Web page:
The Big O: Orozco helps power Carson’s run game
During the last four weeks, Carson High’s running game has been in high gear, and it just happens to coincide with senior tackle Josue Orozco playing his best football of the season.
Carson has racked up 1,013 yards rushing in lopsided wins over Galena, Douglas, McQueen and Reno. The Senators are averaging 5.6 yards an attempt in that span, as the 220-pound Orozco, Kevin Rusler, Maurilio Olivares, Eddie Duarte, center Corey Jasper and tight end Ian Schulz have meshed together nicely during Carson’s seven-game winning streak which will be put to a severe test Saturday afternoon at Bishop Manogue against defending region champ Reed, 11-2, overall.
In Orozco’s last four outings, three starts and one time coming off the bench, he has graded out with three As and a B. The latter grade came against McQueen, and he redeemed himself from the first meeting between the teams back in early September when he graded out with a D.
“I think I’ve played pretty well,” Orozco said Monday morning. “I think I’m doing better than I did at the start of the season. I’ve been happy with my grades the last few weeks.
“I felt bad that game (against McQueen). I had a terrible game. The first game in the playoffs was against McQueen and I had a chance to redeem myself.”
And, he has done that.
“He has played his best ball the last few weeks,” said offensive line coach Jim Franz. “I worked with him on some technique stuff. We worked some on the fly sweep blocking, and that seemed to help.”
Another thing that helped, according to Franz, was getting pushed by Logan Menzel, who actually started the Galena game ahead of Orozco.
“I give Logan credit,” Franz said. “He really pushed Josue in practice.
“He was learning during the Galena game. He didn’t pout when Logan started. He just continued to work hard and got his job back. That is a credit to him.”
Orozco and Maurilio Olivares have flipped back and forth between tackle and guard this year. Orozco started the season at tackle, was moved inside to guard, and is now back out at tackle. Orozco and Olivares play together on the power side of the formation along with whoever lines up at tight end.
“We were having some trouble on the offensive line, and they decided to switch things up a little,” Orozco said. “I guess they thought Maurilio would be a little better on the outside. We’re both about the same speed. I really don’t know why they switched us. It was Maurilio at guard and me at tackle. We’re used to that. I think coach Franz wanted to try something new. Playing guard was fun, but I like playing tackle more.”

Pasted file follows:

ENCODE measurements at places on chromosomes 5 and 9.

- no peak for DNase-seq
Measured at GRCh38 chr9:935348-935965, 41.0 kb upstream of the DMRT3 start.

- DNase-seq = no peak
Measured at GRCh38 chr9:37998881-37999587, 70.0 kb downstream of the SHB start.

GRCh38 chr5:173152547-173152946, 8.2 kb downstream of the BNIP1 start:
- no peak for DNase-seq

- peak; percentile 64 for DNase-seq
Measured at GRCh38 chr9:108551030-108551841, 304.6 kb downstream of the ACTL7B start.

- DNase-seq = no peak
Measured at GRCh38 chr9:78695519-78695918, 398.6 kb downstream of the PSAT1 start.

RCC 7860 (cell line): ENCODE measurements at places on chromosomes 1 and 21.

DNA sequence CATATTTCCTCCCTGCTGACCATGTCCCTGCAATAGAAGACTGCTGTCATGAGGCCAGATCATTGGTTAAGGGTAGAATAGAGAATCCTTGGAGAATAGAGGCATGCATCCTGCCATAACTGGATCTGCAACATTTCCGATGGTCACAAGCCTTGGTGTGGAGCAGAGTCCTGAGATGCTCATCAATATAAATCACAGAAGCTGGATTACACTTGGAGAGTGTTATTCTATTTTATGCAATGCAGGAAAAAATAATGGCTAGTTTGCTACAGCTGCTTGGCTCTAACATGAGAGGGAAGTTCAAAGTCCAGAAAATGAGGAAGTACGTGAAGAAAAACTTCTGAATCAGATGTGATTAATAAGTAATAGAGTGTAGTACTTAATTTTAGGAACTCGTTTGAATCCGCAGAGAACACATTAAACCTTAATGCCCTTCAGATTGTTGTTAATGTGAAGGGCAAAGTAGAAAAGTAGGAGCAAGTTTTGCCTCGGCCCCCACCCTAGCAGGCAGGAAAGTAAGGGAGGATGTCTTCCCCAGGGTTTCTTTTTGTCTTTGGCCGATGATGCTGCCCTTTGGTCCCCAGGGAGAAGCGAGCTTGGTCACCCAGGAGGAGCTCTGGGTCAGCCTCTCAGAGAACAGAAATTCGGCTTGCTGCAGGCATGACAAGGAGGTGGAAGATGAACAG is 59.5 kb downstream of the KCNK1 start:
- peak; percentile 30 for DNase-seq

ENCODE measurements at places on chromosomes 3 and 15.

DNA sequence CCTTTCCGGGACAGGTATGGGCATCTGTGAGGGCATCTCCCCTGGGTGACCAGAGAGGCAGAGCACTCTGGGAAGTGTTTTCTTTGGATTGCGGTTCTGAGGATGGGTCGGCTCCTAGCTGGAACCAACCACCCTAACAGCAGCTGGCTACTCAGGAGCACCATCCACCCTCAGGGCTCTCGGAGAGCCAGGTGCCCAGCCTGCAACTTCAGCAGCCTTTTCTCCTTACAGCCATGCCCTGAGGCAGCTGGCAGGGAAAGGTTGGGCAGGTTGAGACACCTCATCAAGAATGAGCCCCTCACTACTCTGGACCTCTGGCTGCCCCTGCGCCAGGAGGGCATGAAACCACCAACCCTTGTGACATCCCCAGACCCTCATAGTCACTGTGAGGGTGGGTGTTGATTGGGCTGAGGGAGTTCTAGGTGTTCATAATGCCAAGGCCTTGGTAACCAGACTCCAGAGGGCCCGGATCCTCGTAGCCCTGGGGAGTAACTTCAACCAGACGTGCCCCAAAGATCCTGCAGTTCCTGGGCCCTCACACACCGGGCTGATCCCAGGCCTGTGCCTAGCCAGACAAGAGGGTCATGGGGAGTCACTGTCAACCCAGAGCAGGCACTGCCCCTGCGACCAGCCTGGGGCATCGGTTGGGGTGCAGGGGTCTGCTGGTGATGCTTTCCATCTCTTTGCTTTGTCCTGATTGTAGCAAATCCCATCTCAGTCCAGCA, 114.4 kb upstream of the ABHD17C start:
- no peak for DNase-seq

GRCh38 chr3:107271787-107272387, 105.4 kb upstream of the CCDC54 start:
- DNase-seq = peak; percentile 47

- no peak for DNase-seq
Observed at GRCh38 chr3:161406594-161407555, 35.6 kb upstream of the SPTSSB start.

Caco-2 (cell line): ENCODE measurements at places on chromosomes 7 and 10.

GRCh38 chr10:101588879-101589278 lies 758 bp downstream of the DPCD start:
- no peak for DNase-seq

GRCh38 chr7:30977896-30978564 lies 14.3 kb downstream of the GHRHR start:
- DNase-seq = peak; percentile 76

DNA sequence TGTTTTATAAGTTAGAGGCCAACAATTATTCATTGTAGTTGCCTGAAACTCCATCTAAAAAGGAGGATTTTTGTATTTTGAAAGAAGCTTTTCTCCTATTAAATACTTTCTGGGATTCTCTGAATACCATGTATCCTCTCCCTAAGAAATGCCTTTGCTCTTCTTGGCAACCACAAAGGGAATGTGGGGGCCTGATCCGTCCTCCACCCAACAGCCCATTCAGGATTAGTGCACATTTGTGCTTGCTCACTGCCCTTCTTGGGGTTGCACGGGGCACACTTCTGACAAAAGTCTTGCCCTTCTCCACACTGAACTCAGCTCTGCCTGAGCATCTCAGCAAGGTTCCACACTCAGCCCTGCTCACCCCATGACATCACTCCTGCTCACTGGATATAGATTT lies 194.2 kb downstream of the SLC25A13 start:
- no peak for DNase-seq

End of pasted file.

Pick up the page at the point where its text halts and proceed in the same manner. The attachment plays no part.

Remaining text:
“We were looking at options to make us a better offensive line,” Franz said. “We weren’t getting some of the blocks we needed, and overall his intensity wasn’t quite there. He has come around.”
The experience of starting last year has helped. Orozco and Olivares played opposite Andrew Cooper and Aaron Cowee a season ago, and that quartet along with Noah Teixeira paved the way for a potent ground attack in 2013.
“I’m more intense and getting off the ball better this year,” Orozco said. “The experience I got last year helped. I have more confidence.”
And it has shown in his play in recent weeks.
Orozco didn’t pick up football until the seventh grade, and one of his friends who urged him to play was current teammate Olivares.
“I started playing soccer when I was tiny,” Orozco said. “I was in middle school, and Maurilio and some of my other friends wanted me to come out and play football. I was pretty big (too big for Pop Warner), and I played in Excel Athletics spring league. The league was in Douglas County, but they kept all the Carson kids together so I could play with all of my friends.
“I fell in love with the game and stopped playing soccer. It was the best decision I ever made. It was more fitting to me.”
Orozco knows Carson will have its hands full this week.
“They are a tough team like always,” Orozco said. “They are a good team and they fly around on defense.
“Our offense has been playing well. We’ve been throwing the ball. I like that because it makes us a better overall team; more balanced.”
One guy who Orozco may see a lot of is defensive tackle Nick Gregg (6-1, 260), who has 80 stops, second-best on the team.
Sione Taukiuvea, the Raiders’ middle linebacker, has 63 stops. Both players have five tackles for loss this year.
“He (Gregg) is a big guy,” Orozco said. “He gets off the ball well. He reminds me of the players from Clayton Valley with his size.”